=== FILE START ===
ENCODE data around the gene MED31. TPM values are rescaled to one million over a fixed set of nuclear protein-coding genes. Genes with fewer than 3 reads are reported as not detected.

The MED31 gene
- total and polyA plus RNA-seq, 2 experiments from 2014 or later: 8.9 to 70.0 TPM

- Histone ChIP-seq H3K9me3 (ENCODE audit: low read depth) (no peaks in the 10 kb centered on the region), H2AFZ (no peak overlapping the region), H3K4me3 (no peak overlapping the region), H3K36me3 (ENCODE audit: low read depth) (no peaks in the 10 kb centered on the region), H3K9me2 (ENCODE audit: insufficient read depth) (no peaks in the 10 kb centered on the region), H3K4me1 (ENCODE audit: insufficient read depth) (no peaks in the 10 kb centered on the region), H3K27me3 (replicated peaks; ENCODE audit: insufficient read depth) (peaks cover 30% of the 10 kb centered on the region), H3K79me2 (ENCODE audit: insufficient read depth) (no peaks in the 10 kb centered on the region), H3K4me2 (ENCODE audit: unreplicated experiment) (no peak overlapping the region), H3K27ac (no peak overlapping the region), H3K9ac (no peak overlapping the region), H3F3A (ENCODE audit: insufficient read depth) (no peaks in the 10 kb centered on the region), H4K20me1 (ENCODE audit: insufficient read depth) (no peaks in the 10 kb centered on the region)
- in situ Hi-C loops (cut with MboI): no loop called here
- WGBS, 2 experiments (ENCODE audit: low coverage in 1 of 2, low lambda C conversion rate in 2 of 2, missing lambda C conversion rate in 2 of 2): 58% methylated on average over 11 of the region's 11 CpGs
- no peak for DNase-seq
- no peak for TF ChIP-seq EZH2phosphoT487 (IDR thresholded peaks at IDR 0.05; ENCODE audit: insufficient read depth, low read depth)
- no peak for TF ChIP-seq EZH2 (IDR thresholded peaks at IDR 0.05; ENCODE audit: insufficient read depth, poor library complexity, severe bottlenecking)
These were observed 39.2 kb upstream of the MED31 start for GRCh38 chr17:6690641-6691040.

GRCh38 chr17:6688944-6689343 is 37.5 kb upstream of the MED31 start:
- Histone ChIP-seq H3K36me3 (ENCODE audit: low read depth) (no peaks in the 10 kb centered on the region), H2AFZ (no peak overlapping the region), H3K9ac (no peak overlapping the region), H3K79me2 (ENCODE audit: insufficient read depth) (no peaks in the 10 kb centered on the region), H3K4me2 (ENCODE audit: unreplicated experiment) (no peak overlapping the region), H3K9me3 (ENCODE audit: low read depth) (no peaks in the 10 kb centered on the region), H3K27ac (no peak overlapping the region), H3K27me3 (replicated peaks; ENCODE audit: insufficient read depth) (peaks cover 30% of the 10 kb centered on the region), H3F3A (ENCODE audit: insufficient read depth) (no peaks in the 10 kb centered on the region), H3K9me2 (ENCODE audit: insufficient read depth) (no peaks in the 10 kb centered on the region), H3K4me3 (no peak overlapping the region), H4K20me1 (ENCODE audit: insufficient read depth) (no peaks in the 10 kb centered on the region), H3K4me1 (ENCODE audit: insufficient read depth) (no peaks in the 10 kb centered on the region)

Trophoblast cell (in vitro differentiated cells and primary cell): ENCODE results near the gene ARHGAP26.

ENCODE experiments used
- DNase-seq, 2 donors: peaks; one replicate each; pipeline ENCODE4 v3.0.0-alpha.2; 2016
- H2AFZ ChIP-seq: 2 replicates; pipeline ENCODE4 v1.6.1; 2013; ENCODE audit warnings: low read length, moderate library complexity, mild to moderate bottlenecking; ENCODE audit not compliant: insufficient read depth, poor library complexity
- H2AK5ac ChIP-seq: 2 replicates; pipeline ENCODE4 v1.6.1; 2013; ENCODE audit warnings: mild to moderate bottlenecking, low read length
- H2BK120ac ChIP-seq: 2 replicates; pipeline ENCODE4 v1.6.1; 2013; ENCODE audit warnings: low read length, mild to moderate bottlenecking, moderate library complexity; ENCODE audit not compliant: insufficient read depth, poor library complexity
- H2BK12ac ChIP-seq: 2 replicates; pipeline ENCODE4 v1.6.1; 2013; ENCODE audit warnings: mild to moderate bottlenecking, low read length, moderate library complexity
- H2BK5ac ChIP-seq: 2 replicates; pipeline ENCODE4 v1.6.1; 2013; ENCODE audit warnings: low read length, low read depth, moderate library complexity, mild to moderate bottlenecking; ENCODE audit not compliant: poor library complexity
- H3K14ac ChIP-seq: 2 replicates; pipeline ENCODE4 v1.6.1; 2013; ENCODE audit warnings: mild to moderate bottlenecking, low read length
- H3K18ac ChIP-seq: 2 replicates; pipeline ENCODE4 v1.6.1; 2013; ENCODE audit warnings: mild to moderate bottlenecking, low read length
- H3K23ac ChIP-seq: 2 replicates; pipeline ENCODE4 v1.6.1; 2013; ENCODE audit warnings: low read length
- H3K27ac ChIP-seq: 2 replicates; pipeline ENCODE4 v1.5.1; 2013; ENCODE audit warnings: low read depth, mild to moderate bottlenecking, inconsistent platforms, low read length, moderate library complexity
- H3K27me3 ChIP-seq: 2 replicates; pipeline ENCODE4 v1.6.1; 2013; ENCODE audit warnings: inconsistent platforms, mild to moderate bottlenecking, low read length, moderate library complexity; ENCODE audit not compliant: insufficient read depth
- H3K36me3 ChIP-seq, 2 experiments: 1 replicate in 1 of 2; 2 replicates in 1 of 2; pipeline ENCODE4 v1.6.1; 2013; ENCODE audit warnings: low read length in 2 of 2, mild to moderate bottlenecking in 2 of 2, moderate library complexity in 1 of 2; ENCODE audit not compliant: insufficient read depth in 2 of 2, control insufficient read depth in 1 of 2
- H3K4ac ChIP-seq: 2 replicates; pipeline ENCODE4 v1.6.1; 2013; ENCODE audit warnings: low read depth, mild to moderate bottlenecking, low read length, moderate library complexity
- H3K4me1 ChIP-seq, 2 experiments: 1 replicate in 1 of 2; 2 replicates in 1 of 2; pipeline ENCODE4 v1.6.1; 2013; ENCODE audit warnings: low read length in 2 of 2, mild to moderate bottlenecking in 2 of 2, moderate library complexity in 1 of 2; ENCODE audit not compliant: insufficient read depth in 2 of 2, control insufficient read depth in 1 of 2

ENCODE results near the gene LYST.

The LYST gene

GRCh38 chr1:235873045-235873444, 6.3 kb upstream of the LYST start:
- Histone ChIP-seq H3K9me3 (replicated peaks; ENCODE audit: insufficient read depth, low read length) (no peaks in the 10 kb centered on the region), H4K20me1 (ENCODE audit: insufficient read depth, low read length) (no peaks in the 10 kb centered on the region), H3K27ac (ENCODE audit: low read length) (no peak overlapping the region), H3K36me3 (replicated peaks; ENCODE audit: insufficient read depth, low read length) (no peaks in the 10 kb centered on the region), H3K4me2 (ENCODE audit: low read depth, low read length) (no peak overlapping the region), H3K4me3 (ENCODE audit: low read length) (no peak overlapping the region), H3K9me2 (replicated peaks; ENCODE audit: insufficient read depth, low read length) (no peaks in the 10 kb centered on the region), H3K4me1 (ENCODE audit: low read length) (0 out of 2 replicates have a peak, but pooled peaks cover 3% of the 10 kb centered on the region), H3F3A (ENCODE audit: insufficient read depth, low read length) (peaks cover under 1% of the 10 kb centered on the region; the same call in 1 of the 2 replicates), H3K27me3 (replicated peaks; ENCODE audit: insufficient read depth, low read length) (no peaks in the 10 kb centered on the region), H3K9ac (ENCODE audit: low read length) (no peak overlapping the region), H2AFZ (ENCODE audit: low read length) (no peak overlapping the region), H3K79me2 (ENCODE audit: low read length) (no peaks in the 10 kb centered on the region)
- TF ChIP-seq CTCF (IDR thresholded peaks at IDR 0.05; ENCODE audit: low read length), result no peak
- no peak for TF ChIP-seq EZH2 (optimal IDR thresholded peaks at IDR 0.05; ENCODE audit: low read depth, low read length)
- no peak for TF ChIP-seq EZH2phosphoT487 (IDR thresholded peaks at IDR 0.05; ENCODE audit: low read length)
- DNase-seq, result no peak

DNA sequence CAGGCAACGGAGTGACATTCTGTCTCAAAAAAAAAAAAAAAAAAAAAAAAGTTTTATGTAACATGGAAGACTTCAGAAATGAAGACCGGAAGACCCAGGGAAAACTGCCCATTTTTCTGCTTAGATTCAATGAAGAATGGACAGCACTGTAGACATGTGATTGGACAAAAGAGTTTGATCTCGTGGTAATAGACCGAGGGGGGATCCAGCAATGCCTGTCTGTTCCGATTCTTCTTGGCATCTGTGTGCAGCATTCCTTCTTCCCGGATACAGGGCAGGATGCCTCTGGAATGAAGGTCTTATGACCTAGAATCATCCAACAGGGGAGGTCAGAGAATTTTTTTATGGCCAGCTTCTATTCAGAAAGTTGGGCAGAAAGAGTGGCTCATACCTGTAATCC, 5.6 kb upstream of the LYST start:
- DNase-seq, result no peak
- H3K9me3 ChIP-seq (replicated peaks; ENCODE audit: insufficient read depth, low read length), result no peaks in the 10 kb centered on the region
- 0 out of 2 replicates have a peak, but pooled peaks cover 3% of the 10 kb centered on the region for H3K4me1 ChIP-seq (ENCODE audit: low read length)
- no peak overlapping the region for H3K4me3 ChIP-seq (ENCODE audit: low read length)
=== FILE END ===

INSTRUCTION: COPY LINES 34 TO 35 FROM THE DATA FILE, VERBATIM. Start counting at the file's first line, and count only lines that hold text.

- no peak for TF ChIP-seq EZH2 (optimal IDR thresholded peaks at IDR 0.05; ENCODE audit: low read depth, low read length)
- no peak for TF ChIP-seq EZH2phosphoT487 (IDR thresholded peaks at IDR 0.05; ENCODE audit: low read length)